This morning the United States finds itself with its credit downgraded by Standard & Poors and the stock market is reacting just like startled sheep: running blindly in almost any direction. The markets are hemorrhaging. My Facebook news feed is lighting up with persons lamenting the loss of their retirement savings -- again.
Now, if you're inclined to maintain some perspective, you might realize that Standard & Poors is only one of three major credit ratings services. The other two, Moody's and Fitch, have maintained the United States' top rating, Moody's reporting today (per this Bloomberg News report) that, because of the American dollar's unique as a reserve currency, "the U.S. government can support higher debt levels than other governments.... Over time, the dollar’s role may be eroded, but we see no immediate threat."
Still, this is not a time for us to rest on our oars. Standard & Poors has fired a warning shot over the nation's bow: We'd better get our financial house in order.
In yesterday's Chicago Tribune, columnist Steve Chapman wrote that the recent FAA shutdown was caused by the Senate's unwillingness to go along with cutting a part of the Essential Air Service initiative, a federal subsidy for commercial air service between smaller cities, that was enacted in 1978 and was only supposed to last 10 years while the airline industry adapted to deregulation.
House-passed legislation providing funding for the FAA proposed to cut only $16 million of the $200 million program, eliminating subsidies for service to 13 cities, subsidies that can amount to thousands of dollars per passenger. In a time of debt crisis, a reasonable person might think that this would be an easy cut to make. But the Senate would not accept it, and the partial shutdown of the FAA followed. For Chapman, this illustrates the difficulty of making real cuts in the federal budget: "You can't cut the big stuff because it's too important. And you can't cut the small stuff because it's not worth the bother."
This is a fine fix we've got ourselves into as a nation. But the kingdom is not yet lost. The rider may even still be on the horse.
The question is this: Can we figure out what nail was omitted from the shoe? What chain of events has led us to this stalemate?
All of American history is yours to mine as you create your theory. If your explanation gets too long, make it a post on your own blog and leave a link in the comments. Let's start a discussion here, people.
And, in the spirit of getting the ball rolling, here is my hypothesis. Naturally, there's a Chicago angle.
In the aftermath of the unhappy 1968 Democratic National Convention in Chicago and Hubert Humphrey's subsequent loss to Richard Nixon, the Democratic Party set up the McGovern-Fraser Commission to reform delegate selection processes. One memorable consequence of this commission was that the elected Illinois delegation controlled by Chicago Mayor Richard J. Daley's was challenged at the 1972 Miami Beach Convention by an unelected bunch led by maverick Ald. William Singer and the Rev. Jesse Jackson.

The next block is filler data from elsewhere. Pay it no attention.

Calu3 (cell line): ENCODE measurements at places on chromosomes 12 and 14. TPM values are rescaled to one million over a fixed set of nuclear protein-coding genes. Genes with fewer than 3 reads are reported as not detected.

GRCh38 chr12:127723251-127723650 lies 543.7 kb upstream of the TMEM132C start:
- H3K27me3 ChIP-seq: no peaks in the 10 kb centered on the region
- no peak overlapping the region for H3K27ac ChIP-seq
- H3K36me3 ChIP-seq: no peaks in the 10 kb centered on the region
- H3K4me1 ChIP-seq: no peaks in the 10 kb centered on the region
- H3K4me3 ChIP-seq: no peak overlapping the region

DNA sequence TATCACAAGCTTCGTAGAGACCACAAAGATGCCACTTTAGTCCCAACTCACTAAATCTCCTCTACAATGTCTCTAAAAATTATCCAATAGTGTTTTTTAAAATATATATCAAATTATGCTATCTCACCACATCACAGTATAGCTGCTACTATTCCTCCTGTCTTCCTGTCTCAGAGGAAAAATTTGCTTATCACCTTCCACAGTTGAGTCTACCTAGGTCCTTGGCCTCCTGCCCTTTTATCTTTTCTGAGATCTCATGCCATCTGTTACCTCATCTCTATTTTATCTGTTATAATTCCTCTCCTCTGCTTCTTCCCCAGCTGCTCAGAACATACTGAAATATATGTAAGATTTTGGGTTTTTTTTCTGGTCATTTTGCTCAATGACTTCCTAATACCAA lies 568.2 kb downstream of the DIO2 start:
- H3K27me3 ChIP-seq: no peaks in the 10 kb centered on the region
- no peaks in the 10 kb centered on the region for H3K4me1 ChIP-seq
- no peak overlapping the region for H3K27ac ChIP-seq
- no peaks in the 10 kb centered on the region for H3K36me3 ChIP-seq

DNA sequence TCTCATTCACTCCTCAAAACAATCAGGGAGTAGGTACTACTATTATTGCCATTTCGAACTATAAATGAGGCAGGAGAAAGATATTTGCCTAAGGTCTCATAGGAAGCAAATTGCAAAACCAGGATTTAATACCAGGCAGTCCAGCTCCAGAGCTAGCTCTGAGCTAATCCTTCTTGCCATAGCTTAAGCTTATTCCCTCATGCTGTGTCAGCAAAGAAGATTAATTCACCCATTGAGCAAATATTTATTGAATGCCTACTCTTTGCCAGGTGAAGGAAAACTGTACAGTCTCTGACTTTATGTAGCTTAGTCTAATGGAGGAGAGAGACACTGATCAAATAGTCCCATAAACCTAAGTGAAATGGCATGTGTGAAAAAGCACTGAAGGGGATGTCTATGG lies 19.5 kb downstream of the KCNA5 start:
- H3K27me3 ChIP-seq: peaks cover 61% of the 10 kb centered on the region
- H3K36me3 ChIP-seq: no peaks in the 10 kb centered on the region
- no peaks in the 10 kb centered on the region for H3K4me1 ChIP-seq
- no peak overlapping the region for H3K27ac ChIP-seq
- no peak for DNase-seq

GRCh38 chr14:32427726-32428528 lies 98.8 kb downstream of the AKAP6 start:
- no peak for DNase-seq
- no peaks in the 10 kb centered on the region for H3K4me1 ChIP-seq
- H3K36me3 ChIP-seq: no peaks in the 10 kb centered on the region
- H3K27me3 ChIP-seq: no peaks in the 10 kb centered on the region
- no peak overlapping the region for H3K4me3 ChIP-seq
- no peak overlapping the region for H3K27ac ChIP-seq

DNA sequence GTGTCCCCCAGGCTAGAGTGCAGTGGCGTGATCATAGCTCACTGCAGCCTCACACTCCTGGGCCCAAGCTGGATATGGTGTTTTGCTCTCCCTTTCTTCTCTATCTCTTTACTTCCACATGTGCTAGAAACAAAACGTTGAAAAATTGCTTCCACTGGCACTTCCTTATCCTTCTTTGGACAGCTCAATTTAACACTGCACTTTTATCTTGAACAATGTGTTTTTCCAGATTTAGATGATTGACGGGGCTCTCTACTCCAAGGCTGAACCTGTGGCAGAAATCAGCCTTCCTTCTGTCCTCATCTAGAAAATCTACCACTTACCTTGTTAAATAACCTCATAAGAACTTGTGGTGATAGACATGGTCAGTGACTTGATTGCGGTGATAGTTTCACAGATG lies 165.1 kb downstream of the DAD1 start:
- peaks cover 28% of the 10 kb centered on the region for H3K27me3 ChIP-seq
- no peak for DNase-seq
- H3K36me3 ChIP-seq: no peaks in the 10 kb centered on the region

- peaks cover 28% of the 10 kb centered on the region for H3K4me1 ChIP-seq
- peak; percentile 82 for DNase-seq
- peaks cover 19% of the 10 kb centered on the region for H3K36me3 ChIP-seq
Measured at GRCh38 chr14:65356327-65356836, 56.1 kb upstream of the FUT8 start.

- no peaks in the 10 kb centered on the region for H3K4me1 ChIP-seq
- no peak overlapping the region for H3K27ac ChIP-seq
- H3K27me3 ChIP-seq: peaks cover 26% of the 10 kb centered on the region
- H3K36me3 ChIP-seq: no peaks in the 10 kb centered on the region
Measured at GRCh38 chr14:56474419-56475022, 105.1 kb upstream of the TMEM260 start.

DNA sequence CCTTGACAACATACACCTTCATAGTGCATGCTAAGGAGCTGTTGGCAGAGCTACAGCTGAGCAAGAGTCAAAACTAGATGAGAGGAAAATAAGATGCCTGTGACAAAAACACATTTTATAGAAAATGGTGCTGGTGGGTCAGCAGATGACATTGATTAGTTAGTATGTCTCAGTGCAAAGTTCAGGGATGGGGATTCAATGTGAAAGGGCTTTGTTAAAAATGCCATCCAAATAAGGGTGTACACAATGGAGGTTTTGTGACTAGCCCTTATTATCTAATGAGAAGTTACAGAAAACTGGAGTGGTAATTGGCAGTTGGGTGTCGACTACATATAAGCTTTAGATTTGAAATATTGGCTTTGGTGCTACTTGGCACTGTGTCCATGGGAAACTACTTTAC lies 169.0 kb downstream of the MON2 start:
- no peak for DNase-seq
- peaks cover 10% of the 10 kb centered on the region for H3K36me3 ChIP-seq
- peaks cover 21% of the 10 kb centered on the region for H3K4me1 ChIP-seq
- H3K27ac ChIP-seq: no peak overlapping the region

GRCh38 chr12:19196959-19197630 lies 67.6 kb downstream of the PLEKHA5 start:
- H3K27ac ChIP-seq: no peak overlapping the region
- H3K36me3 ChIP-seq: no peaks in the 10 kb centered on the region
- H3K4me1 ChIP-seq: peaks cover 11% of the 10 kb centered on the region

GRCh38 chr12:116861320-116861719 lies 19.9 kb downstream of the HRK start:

The stated reason for knocking out the duly elected delegates was that the Illinois delegation did not include an adequate proportion of women and minorities. The credentials committee agreed and the uncommitted, but duly-elected, Illinois group was thrown out in its entirety (including the duly-elected women and minority delegates) and the Singer-Jackson group (which was pledged to Senator George McGovern) was seated in its stead.
It made for great television; I remember staying up until 4:00am to watch.
But the 1972 Convention debacle was just the beginning of the mischief caused by the McGovern-Fraser Commission reforms. That Commission, I think, was the nail.
Even the linked Wikipedia article acknowledges, "One of the unintended consequences of McGovern-Fraser reforms was an enormous surge in the number of state party presidential primaries."
Primaries are huge business in the United States these days -- and extremists control the primary process in both major parties. The extremists are not just nominating presidents, they are nominating candidates all the way down the ballot. The state legislators who draw the new legislative maps are survivors of this process. And maps have been redrawn now three times since (and a fourth is upon us).
The insidious practice of gerrymandering was named for Elbridge Gerry, a New England Patriot who served as James Madison's Vice President. So the drawing of partisan maps is nothing new. But the map drawers are. And so are the computers that aid them in their polarizing task.
Of course, we can't put the nail back in the shoe the way it was originally -- and we shouldn't want to: Women and minorities participate in both parties now and that's a good thing. Besides, the health nuts would go crazy at the thought of any return to smoke-filled rooms. So my solution is open primaries. I want people to vote for the Democratic and Republican nominees in all races. I think this would have a generally moderating effect on the political climate -- and the persons emerging from such a process might be able to make the decisions necessary to provide the real reforms our beloved country so desperately needs.
That's my suggestion. What's yours?
But the bill also includes language that gives Transportation Secretary Ray LaHood the authority to continue subsidized service to the 13 communities if he thinks that it is necessary.Lowy reports that the Democrats expect that Secretary LaHood (a former Republican Congressman from downstate Peoria, Illinois) will dutifully find that all of these subsidies are necessary after all.